Kansas Sierra Club wants hearing on coal-fired plant

KANSAS - Environmentalists sent a letter to a state agency demanding that it hold public hearings on plans to build a new coal-fired power plant in southwest Kansas.

Earth Justice and the Kansas Sierra Club sent the letter to Kansas Department of Health and Environment Secretary Rod Bremby demanding that the public have a chance to weigh in on plans by Sunflower Electric Power Corp. to build a plant near Holcomb.

"Building a massive, new polluting coal facility will have serious long-term consequences for Kansas, and the public's voice should be heard on such an important matter," said Stephanie Cole, spokeswoman for Kansas Sierra Club.

Health Department spokeswoman Maggie Thompson said the agency received and was reviewing the letter.

"We're still reviewing it and consideration will be given to their request. That's where we are right now," Thompson said.

"It's a pretty extensive letter."

In April, Gov. Mark Parkinson and Sunflower officials reached a settlement over plans to build a new plant, reducing the company's request from two plants to one 895 megawatt plant. The settlement also contains other renewable energy provisions.

The two-plant plan would have cost about $3.5 billion, though a revised estimate for the single plant hasn't been released.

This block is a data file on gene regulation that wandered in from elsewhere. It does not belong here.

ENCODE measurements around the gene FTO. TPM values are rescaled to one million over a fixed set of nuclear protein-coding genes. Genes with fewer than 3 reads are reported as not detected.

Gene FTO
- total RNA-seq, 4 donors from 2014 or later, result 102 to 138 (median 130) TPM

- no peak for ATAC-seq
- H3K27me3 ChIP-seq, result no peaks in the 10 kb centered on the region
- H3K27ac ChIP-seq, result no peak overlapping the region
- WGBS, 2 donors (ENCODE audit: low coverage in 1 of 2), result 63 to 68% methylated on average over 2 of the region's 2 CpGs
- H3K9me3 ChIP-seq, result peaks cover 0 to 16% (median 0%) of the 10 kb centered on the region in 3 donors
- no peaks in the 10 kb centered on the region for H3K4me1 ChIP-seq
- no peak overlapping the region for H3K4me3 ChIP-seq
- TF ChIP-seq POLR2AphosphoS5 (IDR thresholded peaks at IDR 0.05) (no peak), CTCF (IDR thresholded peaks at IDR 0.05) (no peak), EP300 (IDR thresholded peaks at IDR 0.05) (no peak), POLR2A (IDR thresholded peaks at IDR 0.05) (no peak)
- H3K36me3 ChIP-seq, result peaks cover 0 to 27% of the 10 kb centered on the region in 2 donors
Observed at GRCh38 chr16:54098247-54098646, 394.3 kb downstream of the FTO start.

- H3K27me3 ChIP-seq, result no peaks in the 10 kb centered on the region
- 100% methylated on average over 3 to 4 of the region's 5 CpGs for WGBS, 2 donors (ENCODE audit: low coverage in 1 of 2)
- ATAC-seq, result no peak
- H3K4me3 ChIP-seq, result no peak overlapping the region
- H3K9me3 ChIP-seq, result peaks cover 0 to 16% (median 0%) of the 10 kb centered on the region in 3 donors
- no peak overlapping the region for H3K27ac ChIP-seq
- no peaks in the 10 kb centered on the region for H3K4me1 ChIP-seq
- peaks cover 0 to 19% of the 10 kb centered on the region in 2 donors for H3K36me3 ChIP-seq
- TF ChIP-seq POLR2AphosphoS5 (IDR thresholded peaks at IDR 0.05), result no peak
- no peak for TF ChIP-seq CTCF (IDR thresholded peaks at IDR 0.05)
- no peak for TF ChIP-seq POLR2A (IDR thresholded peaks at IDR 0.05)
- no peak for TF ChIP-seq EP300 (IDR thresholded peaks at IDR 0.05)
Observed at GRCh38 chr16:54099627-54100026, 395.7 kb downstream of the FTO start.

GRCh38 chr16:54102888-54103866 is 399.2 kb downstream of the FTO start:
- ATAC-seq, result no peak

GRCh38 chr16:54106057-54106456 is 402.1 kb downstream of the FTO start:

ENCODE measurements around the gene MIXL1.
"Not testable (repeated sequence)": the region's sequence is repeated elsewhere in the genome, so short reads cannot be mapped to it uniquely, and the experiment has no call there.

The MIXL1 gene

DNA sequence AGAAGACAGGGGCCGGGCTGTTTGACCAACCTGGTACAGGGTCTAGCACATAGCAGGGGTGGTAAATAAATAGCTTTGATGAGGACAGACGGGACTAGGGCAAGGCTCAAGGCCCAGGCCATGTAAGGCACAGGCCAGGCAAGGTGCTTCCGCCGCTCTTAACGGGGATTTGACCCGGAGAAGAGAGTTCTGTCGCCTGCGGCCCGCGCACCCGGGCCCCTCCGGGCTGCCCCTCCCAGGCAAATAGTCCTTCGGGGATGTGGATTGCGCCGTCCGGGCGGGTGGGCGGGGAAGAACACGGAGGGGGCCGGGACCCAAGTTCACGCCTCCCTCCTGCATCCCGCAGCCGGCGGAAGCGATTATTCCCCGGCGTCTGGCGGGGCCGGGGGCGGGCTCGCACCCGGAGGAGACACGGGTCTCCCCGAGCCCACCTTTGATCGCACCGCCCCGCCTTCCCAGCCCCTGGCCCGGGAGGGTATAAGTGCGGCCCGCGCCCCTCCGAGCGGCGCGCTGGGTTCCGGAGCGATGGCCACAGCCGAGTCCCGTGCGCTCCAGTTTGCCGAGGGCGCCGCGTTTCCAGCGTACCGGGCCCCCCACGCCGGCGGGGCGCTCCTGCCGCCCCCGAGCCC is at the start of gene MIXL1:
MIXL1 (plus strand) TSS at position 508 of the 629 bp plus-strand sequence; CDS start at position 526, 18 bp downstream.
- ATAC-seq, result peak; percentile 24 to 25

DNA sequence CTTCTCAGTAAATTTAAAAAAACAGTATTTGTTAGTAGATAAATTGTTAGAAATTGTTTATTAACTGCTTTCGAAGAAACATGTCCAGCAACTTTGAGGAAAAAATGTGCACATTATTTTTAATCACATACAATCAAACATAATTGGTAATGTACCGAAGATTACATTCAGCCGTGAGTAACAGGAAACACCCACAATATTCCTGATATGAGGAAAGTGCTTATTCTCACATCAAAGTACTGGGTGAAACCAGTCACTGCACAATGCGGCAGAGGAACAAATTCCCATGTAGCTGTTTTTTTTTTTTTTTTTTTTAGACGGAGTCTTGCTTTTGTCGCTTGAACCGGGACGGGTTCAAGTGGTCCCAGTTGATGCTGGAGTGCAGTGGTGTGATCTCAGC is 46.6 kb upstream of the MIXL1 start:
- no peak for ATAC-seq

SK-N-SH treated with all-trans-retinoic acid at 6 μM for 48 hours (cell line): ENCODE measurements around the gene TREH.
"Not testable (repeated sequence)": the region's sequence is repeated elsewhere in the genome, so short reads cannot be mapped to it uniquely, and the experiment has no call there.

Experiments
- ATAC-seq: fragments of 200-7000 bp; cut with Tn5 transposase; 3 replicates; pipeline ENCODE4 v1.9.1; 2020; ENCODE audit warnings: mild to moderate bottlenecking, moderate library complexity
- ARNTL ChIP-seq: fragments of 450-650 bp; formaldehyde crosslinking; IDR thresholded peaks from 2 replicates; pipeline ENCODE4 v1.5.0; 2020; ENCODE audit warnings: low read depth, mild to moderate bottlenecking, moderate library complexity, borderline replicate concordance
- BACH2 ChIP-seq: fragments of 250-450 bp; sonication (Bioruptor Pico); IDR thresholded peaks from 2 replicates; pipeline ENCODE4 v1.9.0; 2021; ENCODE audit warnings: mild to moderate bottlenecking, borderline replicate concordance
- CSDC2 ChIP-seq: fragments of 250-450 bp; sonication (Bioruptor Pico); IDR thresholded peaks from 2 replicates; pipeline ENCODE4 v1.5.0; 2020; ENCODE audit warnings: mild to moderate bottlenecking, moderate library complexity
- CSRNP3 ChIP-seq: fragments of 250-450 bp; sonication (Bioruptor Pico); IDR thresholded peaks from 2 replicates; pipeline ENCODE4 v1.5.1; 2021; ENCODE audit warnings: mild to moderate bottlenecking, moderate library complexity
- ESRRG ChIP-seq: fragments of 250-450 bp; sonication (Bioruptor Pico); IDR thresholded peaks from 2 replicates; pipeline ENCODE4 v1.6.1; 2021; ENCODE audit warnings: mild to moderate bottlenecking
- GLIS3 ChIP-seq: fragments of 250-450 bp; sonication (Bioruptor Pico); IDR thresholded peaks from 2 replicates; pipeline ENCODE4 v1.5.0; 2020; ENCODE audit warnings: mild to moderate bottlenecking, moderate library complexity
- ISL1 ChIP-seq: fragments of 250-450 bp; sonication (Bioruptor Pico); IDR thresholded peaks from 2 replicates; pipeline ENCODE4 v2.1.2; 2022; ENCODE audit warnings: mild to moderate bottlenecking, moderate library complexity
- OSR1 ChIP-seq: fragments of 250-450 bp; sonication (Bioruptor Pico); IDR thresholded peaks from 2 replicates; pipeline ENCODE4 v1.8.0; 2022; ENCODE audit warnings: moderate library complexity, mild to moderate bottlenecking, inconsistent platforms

Bremby, the health department secretary, denied Sunflower's initial application for two plants in 2007 over concerns about carbon dioxide emissions. He said then that the state couldn't ignore the dangers of global warming, which many scientists link to greenhouse gases such as carbon dioxide.

A new application submitted by Sunflower on Friday contains revisions to reflect that it wants to build one generator, not two, but leaves some data "to be determined," including levels of emissions of pollutants.

The environmentalists' letter argues that the health department should be required to hold a public hearing before the new application and permit are approved.

Sunflower and its supporters in the Legislature tried unsuccessfully during the 2008 and 2009 sessions to push through legislation to overturn Bremby's decision. Each time the measures were vetoed by then-Gov. Kathleen Sebelius. But within days of her resignation in April, to become U.S. secretary of health and human services, Parkinson announced he and Sunflower had reached an agreement to build one new plant.

Legislators quickly approved a bill codifying the agreement, along with measures to increase wind energy and promote conservation.

"The initial agreement was made privately between Gov. Parkinson and Sunflower. We just want to have an opportunity to participate," said Cole, of the Kansas Sierra Club.

Sunflower will be allowed to build a plant with enough capacity to meet the peak electric demands of about 448,000 households. The utility agreed to take steps to offset the plant's potential carbon dioxide emissions, estimated at almost 6.7 million tons a year.

The agreement between Parkinson and the utility also calls for new transmission lines in western Kansas, which would then be used to carry power from wind farms.

Sunflower expects the power plant to take about 18 months to construct and creating about 1,500 jobs.


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